by John Grey
You’re always seeking out new places to be sick in.
You celebrate not being like us in any way.
The other night you awoke a sleeping house.
More than just the noise you made,
it was yourself that startled us out of sleep ~
your heft, your obsessions, your addictions.
You threw up in the parlor, all over the rug.
You collapsed on the couch, vomited a red and yellow cushion.
Then you awoke at ten and screamed.
The day had already been up for hours
but it faked rising at ten just for you,
and it screamed along with the wretchedness of your throat.
You reckon your body is your enemy.
It can’t handle the good you wish for it.
It belongs to a Quaker, you say, or a goddam teetotaler,
or some fool with his head in a book.
It needs to toughen up, trust its aching thirst
to the one who pays its bar bills.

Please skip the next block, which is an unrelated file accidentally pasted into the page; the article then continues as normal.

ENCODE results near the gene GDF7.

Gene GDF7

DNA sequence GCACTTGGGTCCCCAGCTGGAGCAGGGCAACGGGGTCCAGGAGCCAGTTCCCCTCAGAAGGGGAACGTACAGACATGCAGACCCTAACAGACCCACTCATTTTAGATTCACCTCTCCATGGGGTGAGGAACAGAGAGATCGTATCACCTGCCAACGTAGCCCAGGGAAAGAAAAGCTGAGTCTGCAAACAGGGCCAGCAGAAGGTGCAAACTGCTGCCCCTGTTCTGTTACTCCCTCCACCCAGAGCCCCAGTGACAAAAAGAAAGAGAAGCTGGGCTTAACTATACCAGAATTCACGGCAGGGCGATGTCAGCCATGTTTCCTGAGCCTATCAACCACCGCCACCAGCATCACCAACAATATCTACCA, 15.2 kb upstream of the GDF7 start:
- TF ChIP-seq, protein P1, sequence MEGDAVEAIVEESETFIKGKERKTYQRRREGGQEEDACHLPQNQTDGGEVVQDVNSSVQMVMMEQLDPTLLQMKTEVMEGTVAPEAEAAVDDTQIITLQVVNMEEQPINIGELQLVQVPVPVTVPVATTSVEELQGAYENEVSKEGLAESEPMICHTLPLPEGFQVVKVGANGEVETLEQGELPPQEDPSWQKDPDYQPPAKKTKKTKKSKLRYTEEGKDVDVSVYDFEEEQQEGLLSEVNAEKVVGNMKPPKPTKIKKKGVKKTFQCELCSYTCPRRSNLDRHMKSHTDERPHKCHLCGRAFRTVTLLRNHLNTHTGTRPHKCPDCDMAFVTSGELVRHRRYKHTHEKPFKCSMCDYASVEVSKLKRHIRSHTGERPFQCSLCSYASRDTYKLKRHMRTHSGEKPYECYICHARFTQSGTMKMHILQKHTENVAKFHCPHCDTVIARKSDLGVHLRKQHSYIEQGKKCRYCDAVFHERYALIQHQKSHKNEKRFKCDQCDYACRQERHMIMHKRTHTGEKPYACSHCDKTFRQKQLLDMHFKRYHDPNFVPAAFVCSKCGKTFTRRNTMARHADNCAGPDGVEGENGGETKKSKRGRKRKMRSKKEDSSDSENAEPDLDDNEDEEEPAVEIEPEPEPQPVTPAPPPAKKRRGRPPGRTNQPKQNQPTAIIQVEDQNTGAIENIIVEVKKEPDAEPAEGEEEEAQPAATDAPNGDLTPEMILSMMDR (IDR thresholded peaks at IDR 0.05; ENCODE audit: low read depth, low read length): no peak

We complain and we curse but we still want what’s good for you.
Our badgering is tempered. Our advice comes with a check.
But you won’t go anywhere near a sanitarium,
wouldn’t dry out if we were desert suns.
Your credo is not to change but perfect your vices,
drink and drink until you’ve finally recruited alcohol to your side.
So how many months, how many years, will it be
until you’re capable of holding your liquor?
Is there a night in our future when the storms subside
and you burst through the door like a double rainbow?
But we’ve never been impressed with rainbows.
They’re just the dregs of clouds unable to hold their rain.